State News

Two Raleigh TV stations turn off analog signals

Posted February 17, 2009 2:50 p.m. EST
Updated February 18, 2009 7:19 a.m. EST

— Some North Carolina television stations set up call centers, and others sent engineers to viewers' homes to help ease the transition from analog to digital signals that's occurring at stations nationwide this week.

In Raleigh, WRDC, a My Network station, and WLFL, a CW network station, were dropping analog. General manager Neal Davis said the stations haven't needed to send anyone to a viewer's house to set up a converter box.

"The good news is, there's a lot of volunteers from fire departments to Eagle Scouts to Meals on Wheels that are eager to help people with those issues as well," he said.

Capitol Broadcasting's WRAL-TV is among the stations delaying the move to digital-only signals until June 12, the latest date set by Congress for a mandatory change.

"It went very well, better than we planned it to go," said Jeff Long, station manager for WHKY-TV, an independent station in Hickory, which dropped the analog signal Saturday.

Feb. 17 was the original deadline for stations nationwide to switch, but the Federal Communications Commission agreed to move the deadline to June 12 because funding ran out for coupons to subsidize TV converter boxes. Congress worried that viewers wouldn't be ready and delayed the deadline, but the FCC allowed some stations to keep the Feb. 17 date.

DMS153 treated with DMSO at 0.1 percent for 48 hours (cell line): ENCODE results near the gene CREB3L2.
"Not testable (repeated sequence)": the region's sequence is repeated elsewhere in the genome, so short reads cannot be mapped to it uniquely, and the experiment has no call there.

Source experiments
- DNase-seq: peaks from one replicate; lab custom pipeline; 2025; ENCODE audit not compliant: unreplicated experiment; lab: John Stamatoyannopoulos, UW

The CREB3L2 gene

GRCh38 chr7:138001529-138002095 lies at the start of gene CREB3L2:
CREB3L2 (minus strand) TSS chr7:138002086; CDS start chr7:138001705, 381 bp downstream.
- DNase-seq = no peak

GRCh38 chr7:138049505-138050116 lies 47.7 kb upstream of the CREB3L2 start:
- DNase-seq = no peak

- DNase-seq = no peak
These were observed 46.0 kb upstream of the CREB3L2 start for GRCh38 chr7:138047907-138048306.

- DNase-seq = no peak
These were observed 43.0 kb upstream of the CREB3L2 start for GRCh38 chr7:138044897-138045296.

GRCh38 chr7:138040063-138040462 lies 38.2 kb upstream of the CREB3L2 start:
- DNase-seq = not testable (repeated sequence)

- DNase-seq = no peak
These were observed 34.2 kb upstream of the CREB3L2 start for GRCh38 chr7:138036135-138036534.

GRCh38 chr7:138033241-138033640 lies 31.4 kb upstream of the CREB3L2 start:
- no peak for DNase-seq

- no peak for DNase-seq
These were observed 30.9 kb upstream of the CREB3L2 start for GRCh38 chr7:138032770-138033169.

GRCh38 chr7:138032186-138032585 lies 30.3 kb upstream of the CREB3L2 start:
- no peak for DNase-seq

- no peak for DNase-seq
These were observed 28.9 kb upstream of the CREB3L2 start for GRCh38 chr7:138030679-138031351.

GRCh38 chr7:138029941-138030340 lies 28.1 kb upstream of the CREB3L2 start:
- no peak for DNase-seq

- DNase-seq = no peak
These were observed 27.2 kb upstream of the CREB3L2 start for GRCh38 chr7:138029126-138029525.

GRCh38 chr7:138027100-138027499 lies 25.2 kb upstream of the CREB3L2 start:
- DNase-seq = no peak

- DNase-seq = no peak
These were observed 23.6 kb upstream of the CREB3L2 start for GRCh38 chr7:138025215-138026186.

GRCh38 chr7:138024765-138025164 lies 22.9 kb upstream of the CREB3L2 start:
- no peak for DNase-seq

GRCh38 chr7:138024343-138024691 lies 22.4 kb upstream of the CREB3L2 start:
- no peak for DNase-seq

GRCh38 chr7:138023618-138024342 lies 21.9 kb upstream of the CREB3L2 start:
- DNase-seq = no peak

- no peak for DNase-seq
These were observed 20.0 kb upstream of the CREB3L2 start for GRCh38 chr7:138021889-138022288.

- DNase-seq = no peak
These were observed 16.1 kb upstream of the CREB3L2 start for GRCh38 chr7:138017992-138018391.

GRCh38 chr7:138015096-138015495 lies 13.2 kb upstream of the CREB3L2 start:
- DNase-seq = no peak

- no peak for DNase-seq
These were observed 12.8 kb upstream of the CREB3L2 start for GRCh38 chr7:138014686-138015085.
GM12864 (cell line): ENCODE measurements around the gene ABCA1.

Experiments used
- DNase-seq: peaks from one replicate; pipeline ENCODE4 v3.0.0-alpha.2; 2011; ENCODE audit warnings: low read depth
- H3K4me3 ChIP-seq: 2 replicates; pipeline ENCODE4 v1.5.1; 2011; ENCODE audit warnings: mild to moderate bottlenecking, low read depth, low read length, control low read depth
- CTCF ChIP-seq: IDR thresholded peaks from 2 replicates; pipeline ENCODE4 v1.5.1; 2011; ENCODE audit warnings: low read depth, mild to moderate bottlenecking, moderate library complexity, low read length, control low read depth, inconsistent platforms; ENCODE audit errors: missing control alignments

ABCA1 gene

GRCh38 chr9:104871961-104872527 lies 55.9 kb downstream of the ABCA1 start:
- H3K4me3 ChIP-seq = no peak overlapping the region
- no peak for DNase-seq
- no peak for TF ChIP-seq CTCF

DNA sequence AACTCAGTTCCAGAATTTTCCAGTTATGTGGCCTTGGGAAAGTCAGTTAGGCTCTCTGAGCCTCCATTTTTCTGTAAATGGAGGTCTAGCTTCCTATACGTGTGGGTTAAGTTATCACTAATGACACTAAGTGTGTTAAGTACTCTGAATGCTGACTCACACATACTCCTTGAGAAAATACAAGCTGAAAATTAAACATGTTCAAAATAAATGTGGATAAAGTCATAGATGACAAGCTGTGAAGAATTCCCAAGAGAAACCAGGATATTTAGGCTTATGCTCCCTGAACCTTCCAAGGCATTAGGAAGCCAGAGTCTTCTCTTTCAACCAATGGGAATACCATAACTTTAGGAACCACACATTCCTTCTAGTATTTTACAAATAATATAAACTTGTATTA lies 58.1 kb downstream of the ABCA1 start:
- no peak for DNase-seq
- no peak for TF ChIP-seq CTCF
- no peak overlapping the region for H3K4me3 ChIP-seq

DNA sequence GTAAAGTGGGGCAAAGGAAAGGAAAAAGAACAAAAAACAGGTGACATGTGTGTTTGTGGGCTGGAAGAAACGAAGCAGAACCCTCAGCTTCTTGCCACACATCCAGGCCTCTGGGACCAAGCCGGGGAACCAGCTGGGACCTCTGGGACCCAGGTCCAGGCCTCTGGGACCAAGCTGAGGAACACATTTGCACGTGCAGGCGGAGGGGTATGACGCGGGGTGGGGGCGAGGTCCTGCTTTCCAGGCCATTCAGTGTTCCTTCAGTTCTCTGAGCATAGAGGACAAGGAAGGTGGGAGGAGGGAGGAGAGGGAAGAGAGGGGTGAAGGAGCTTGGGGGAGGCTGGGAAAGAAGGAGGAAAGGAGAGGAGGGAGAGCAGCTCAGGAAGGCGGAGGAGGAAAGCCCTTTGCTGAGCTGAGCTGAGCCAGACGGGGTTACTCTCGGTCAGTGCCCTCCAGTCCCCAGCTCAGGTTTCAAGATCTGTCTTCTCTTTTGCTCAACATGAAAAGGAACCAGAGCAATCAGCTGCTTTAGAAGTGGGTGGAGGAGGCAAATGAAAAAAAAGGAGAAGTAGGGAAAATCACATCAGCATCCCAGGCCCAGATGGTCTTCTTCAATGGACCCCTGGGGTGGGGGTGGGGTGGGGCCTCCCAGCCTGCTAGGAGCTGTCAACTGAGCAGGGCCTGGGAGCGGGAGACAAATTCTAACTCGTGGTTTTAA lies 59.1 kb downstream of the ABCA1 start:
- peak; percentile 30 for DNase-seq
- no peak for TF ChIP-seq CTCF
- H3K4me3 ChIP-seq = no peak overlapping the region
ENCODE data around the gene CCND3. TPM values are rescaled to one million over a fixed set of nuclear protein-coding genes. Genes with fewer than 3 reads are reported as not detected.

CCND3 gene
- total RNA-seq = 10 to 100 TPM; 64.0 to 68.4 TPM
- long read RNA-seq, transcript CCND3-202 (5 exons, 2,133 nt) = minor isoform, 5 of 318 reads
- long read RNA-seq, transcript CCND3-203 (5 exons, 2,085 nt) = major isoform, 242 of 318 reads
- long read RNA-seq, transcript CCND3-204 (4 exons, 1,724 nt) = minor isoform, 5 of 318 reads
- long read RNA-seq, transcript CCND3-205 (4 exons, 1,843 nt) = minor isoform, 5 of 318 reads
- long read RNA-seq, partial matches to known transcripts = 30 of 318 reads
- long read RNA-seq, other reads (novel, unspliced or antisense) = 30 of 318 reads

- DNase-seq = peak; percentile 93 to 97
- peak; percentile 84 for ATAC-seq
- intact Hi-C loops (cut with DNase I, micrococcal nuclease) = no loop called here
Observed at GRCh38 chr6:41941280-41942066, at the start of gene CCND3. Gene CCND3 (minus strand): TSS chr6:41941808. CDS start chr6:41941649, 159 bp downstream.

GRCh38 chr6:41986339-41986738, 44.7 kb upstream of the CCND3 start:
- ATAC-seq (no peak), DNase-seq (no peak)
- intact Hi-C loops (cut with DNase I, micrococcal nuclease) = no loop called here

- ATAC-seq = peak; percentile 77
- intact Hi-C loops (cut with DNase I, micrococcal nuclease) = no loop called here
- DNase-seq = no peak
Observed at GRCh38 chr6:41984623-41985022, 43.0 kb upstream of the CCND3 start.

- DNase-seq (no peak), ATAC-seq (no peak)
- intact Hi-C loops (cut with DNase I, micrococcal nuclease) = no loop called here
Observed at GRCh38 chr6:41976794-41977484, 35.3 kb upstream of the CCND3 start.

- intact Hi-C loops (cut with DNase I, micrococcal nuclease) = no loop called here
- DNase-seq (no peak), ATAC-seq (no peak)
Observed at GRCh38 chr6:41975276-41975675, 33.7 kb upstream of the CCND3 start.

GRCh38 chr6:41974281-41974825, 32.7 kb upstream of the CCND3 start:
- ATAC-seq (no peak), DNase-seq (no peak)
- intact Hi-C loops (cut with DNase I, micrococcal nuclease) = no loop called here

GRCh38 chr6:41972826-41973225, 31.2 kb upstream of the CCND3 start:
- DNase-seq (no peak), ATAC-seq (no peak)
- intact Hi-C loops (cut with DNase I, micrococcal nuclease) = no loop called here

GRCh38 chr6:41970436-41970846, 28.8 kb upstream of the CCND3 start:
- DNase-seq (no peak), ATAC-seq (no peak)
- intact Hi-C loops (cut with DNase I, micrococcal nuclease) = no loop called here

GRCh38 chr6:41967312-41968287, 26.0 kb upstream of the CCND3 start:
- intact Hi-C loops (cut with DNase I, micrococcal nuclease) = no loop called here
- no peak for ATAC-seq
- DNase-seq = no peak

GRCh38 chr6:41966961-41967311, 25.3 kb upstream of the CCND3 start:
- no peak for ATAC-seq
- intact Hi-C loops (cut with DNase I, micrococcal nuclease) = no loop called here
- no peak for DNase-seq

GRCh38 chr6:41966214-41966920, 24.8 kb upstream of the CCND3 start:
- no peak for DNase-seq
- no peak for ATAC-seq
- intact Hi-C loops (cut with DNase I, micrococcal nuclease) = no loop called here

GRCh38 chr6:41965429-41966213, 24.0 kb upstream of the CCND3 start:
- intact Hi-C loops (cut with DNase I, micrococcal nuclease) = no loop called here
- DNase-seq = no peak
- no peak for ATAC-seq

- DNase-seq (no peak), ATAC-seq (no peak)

Some people were confused because they thought all stations would wait until June 12 for the switch. However, the Federal Communications Commission said last week that 641 stations, mostly in thinly populated areas, could turn off the analog signal this week.

WHKY not only talked viewers through the process of setting up converter boxes, it also sent workers to viewers' homes to set up the boxes.

Ten other stations in North Carolina were dropping analog TV signals Tuesday or early Wednesday, including WTVI, a PBS station in Charlotte.

Broadcast engineer Mike Smith estimated the station has received about 200 calls, mostly about setting up the boxes. A few callers still needed to know where to buy the boxes, and others got the boxes set up, but they still didn't work.

Still, he's worried that other viewers are just giving up.

"For everybody who calls, I know there's a whole bunch of people who aren't calling," Smith said.

Joe Pomilla, vice president and general manager of WAXN, an independent Charlotte station that's dropping analog now, and WSOC-TV, the city's ABC affiliate that's waiting until June 12, said some viewers are still waiting on converter box coupons.

"The big issue now is just getting the coupons and getting their converters," he said. "I think it will be less of an issue for June 12."

WTVI took down its analog programming and instead is running a message about the analog switch on a continuous loop. The station set up a call center that operated 8 a.m. to 10 p.m. Monday and Tuesday, staffed by at least three people. The call center will remain staffed until the calls die down, Smith said.

General manager Jack Connors of WMYA in Asheville, a My Network affiliate, said he wasn't expecting a lot of calls because the station has been running advisories for a year.

"It would be difficult to find anyone who wasn't aware of this change," he said. "We've put on, I'm sure, thousands of messages over the last year."

But Ron Peeler, chief engineer for WYCW in Asheville, a CW network affiliate, said viewers were confused because the FCC required stations to run an advisory about the change on both the digital and the analog stations.

"So I'm getting people who are already fixed and ready to go, and they're calling us and saying, 'I'm seeing this crawl, but you say I'm OK,'" he said. "We should run the crawl on the analog side only."